The Brownsville Herald reported by way of Jacob Fischler of The Monitor last week that the University of Texas System has confirmed the University of Texas Rio Grande Valley medical school’s first dean. Dr. Francisco Fernandez, a Cuban-born psychiatrist who has been connected to the UT system for a large portion of his professional career, has most recently served as the chairman of the department of psychiatry and behavioral neuroscience at the University of South Florida.
Dr. Francisco Cigarroa, the UT System chancellor, noted that the process of finding and choosing a dean for the new school was part of a rigorous search, wherein Dr. Fernandez rose to the top of a competitive list of candidates. “We are grateful to the committee members who conducted an extensive national search for this eminently well-qualified psychiatrist, neuroscientist and leader,” said Cigarroa. “We look forward to the extremely important role he will play in the medical school’s formative years.”
Specifically, Fernandez was one of four finalists who interviewed for the position about two months ago, after the UT System narrowed the field. UTPA President Robert Nelsen indicated in a recent press release that Dr. Fernandez was the obvious choice for the role of dean based on his proven ability to engage in effective community outreach, grasp real-life home health care issues, and his expertise in psychiatry — a discipline that will be one of the six residency rotations at the new medical school.
“He was also outstanding in talking about getting the students involved with the patients early on,” said Nelsen. “And it helps that he speaks Spanish.”
Indeed, the diverse ethnic make-up of the school — particularly of Hispanic decent — would have also been a consideration for the UT System board. Being a Cuban-American who became a U.S. citizen in 1974, some have suggested that his Cubano heritage could put him at odds with a predominantly Mexican-American student body. Nelsen, however, downplayed that concern, noting that virtually any new dean’s ethnic background could have been question at the outset of their new role — including his own: “Well, somebody could have said there’d be a conflict with me as an Anglo here,” Nelson said. Yet, he went on to add that, “The community has embraced me and I expect the community to embrace him as well,” citing his affable manner.
Read more about Hispanic health and research in Texas.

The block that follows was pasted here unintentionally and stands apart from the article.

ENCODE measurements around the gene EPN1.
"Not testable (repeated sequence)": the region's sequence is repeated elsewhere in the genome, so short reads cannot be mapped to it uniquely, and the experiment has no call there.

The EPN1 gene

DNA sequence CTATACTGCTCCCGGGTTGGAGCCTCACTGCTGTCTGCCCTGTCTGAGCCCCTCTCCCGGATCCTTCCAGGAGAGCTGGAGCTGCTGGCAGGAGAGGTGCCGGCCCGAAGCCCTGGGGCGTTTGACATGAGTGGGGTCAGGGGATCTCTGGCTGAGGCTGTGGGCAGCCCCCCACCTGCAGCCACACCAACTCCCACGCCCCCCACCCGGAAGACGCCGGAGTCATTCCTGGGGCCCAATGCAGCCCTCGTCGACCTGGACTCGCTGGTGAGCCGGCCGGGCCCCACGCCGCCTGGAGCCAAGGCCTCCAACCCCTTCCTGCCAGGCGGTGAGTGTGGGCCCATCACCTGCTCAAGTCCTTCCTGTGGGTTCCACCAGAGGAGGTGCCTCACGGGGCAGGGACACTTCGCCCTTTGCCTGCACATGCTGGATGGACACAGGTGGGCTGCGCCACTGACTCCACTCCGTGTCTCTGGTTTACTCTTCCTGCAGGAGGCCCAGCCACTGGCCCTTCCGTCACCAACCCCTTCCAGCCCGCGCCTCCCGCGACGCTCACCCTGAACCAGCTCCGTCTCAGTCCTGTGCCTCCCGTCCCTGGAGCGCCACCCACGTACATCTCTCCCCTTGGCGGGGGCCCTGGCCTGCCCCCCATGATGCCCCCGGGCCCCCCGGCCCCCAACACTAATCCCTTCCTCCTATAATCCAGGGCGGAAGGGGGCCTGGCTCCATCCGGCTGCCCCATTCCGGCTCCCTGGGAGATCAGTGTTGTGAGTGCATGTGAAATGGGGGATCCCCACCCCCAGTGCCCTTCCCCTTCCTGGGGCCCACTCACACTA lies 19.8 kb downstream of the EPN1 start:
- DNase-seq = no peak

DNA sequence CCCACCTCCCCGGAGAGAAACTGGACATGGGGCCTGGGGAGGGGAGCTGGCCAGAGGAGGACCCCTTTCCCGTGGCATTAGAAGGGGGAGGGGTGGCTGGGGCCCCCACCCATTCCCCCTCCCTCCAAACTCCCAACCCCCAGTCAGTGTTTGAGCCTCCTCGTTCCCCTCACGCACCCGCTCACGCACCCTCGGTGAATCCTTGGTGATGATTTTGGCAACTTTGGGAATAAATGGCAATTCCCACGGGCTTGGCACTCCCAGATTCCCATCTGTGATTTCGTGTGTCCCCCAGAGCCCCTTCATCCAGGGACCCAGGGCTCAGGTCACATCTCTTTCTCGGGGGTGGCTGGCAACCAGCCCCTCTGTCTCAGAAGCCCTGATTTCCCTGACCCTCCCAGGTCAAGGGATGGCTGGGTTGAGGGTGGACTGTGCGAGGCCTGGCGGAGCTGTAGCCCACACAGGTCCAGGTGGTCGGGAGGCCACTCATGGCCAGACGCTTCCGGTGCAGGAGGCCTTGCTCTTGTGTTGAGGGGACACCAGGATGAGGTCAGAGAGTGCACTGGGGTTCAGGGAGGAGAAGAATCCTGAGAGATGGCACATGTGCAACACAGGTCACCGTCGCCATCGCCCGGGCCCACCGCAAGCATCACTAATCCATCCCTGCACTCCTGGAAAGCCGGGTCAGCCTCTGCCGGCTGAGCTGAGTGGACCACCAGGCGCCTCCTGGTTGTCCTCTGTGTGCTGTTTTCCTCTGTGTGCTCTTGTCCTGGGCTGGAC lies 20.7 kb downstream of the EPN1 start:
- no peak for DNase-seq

In Fishler’s article, he points out that, “questions remain if Fernandez has the experience to lead the medical school,” citing state Sen. Juan “Chuy” Hinojosa, himself a major player in the establishment of the school at the government level. “He doesn’t have any experience being a dean of a medical school,” Fishler reports Hinojoa as saying. “I know he’s been chair of different departments, so it’ll be a challenge for him to come in to a brand new medical school that’s being organized. I hope he’s up to the job.”
Hinojosa did add, however, that he is optimistic about Fernandez’ appointment, concluding, “I’ll do whatever I can to help him succeed and reach our goals of creating the medical school.”
Of his new appointment, Dr. Fernandez was quoted as saying: “The chance to build a medical school from the ground up in a region as richly diverse and wonderful as South Texas is a dream come true,” adding, “To be part of an initiative like this that will have so much impact, is a once-in-a-lifetime experience. I’m eager to get started and become part of the Valley community.” The new dean’s comments are supported by a successful career that brought him to Texas for decades, having begun his academic career in Texas as a psychiatry professor at MD Anderson Hospital and Tumor Institute. He also spent more than a decade at Baylor College of Medicine.
Next steps for Fernandez and the new medical school will begin in earnest, with the new dean visiting the school and region at the end of February to meet with students, faculty, staff and community members. The medical school for their part will not enroll its first class until the fall 2016. In the meantime, Fernandez’ first task will be to earn accreditation for the school’s undergraduate and residency programs, as well as hitting new faculty.